Diagnosed with breast cancer when she was 12 weeks pregnant, Lisa Bender successfully completed treatment and delivered her baby, Alice, now 2.
Sweeter cries may have never been heard! For Lisa and Ryan Bender, the fear and horror of a breast cancer diagnosis early in Lisa’s pregnancy vanished—if only for a few minutes—on the birth of their firstborn, Alice Virginia, on March 13, 2011. For those precious moments in the delivery room, Lisa and Ryan were like any parents, marveling at the perfection of their baby girl.
It was the culmination of nearly nine months of anxiety, which started when Lisa went to her family doctor for her first prenatal exam. After pointing out a suspicious lump, she was scheduled for a breast ultrasound. Days later, a biopsy. Driving home from work that day, she got the call with results from her doctor. And, though she’d suspected bad news, she screamed. Then she steeled herself.
“From the start, my goal was to carry my baby to term,” says Lisa. So when three weeks later, she awoke from a lumpectomy for her Stage II, triple-positive cancer, she couldn’t help but smile at the first sound she heard: her child’s heartbeat on an ultrasound device. “It was very reassuring!”
“Support saw me through”
During her second trimester, Lisa had four chemo infusions. “The first was probably the worst day of my life,” she recalls. “I was terrified about putting those chemicals into my body.” Yet doctors assured her that the drugs they were using would be safe at this point. As ultrasound after ultrasound showed her baby was growing just fine, her fears eased.
“It was an emotional time. My friends and family were tremendously supportive,” says Lisa. She also found the Young Survival Coalition online and became involved with Hope for Two, an organization that helps pregnant women with breast cancer. “They pair you with a woman who went through treatment during pregnancy. My support person had a healthy toddler!”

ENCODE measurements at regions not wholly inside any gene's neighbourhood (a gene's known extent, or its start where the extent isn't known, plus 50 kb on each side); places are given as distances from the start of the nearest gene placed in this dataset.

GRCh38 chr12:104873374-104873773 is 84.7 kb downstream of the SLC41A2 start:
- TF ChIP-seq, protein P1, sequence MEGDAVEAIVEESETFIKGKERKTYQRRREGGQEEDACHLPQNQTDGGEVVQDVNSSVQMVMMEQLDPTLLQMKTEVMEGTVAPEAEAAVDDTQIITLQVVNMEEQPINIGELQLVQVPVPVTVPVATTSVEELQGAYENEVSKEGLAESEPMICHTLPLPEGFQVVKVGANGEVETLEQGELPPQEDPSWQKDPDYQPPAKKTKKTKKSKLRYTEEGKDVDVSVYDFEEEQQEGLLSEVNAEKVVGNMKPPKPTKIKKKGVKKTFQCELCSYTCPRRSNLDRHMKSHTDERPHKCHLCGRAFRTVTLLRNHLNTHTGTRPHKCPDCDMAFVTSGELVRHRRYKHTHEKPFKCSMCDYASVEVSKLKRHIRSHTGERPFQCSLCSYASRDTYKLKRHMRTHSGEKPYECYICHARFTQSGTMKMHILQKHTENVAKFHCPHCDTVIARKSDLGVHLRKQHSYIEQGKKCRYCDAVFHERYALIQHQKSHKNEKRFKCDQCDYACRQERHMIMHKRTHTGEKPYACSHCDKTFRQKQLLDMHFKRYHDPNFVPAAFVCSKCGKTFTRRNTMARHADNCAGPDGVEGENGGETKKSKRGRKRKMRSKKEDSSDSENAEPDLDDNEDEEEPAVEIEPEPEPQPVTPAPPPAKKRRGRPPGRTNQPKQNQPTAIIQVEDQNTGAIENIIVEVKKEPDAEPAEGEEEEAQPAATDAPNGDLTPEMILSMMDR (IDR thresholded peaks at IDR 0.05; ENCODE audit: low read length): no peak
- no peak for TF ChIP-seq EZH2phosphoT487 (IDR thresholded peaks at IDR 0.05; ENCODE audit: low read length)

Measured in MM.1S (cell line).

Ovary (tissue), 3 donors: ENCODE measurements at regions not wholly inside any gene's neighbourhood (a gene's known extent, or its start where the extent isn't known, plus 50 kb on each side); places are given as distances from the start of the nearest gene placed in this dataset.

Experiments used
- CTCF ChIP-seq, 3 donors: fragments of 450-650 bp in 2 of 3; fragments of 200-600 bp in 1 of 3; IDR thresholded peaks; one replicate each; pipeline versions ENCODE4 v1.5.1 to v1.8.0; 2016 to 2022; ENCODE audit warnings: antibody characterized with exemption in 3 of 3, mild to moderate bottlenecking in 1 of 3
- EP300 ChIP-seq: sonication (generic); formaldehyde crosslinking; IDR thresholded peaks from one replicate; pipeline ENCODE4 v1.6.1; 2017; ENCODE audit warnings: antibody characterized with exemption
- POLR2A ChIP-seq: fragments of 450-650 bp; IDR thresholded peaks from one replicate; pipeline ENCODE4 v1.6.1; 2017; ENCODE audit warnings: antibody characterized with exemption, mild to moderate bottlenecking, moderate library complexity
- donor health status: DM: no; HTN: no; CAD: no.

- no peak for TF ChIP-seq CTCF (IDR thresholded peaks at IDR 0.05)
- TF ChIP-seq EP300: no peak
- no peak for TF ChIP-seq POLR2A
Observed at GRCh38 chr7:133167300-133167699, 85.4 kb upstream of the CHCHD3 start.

“I barely think about breast cancer now”
After nursing Alice for three weeks, Lisa resumed breast cancer treatment—more chemo followed by radiation followed by remission. These days, she’s running for city council and pregnant with baby No. 2. “I barely ever think about cancer now. I feel good. And I am planning for my future without worrying about cancer.”
Good news about breast cancer, pregnancy and motherhood
“In premenopausal women, about 10% of breast cancer is diagnosed during or within two years of pregnancy, so this situation is not uncommon” says Steven E. Come, MD, medical director, Breast Cancer Program, Beth Israel Deaconess Medical Center in Boston. That means doctors know a lot about managing breast cancer in pregnancy. “Often, the pregnancy can be carried with safety for the fetus while the mother is undergoing some forms of therapy.” Dr. Come adds: “Current chemo regimens do not generally result in infertility, especially in younger women.”